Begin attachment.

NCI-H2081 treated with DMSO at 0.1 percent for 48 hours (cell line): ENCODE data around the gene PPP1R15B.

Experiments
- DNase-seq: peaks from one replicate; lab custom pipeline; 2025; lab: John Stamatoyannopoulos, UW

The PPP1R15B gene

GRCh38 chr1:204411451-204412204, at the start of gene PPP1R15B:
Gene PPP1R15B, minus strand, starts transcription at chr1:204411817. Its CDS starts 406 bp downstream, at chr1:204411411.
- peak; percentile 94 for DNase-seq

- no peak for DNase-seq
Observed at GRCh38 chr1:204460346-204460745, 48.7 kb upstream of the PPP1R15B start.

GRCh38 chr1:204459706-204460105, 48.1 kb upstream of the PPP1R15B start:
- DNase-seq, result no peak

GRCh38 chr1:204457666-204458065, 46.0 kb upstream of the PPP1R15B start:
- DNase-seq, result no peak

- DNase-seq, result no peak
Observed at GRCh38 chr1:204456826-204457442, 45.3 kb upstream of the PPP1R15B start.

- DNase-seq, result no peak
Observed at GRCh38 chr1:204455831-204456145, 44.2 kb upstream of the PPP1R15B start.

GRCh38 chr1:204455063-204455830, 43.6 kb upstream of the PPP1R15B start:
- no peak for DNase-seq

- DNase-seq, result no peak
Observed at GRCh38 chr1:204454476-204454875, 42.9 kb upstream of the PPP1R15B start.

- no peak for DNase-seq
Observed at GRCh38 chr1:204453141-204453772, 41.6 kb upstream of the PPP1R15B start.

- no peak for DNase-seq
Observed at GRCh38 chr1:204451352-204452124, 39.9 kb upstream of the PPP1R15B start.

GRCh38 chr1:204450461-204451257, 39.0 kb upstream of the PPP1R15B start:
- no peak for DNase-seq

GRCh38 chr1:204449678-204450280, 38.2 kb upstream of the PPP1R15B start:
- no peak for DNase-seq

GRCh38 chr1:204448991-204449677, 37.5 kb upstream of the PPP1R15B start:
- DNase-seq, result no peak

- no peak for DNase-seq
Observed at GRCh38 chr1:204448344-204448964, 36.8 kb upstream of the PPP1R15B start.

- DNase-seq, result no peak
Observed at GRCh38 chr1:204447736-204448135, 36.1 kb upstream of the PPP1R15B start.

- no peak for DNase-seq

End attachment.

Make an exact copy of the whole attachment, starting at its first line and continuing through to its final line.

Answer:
NCI-H2081 treated with DMSO at 0.1 percent for 48 hours (cell line): ENCODE data around the gene PPP1R15B.

Experiments
- DNase-seq: peaks from one replicate; lab custom pipeline; 2025; lab: John Stamatoyannopoulos, UW

The PPP1R15B gene

GRCh38 chr1:204411451-204412204, at the start of gene PPP1R15B:
Gene PPP1R15B, minus strand, starts transcription at chr1:204411817. Its CDS starts 406 bp downstream, at chr1:204411411.
- peak; percentile 94 for DNase-seq

- no peak for DNase-seq
Observed at GRCh38 chr1:204460346-204460745, 48.7 kb upstream of the PPP1R15B start.

GRCh38 chr1:204459706-204460105, 48.1 kb upstream of the PPP1R15B start:
- DNase-seq, result no peak

GRCh38 chr1:204457666-204458065, 46.0 kb upstream of the PPP1R15B start:
- DNase-seq, result no peak

- DNase-seq, result no peak
Observed at GRCh38 chr1:204456826-204457442, 45.3 kb upstream of the PPP1R15B start.

- DNase-seq, result no peak
Observed at GRCh38 chr1:204455831-204456145, 44.2 kb upstream of the PPP1R15B start.

GRCh38 chr1:204455063-204455830, 43.6 kb upstream of the PPP1R15B start:
- no peak for DNase-seq

- DNase-seq, result no peak
Observed at GRCh38 chr1:204454476-204454875, 42.9 kb upstream of the PPP1R15B start.

- no peak for DNase-seq
Observed at GRCh38 chr1:204453141-204453772, 41.6 kb upstream of the PPP1R15B start.

- no peak for DNase-seq
Observed at GRCh38 chr1:204451352-204452124, 39.9 kb upstream of the PPP1R15B start.

GRCh38 chr1:204450461-204451257, 39.0 kb upstream of the PPP1R15B start:
- no peak for DNase-seq

GRCh38 chr1:204449678-204450280, 38.2 kb upstream of the PPP1R15B start:
- no peak for DNase-seq

GRCh38 chr1:204448991-204449677, 37.5 kb upstream of the PPP1R15B start:
- DNase-seq, result no peak

- no peak for DNase-seq
Observed at GRCh38 chr1:204448344-204448964, 36.8 kb upstream of the PPP1R15B start.

- DNase-seq, result no peak
Observed at GRCh38 chr1:204447736-204448135, 36.1 kb upstream of the PPP1R15B start.

- no peak for DNase-seq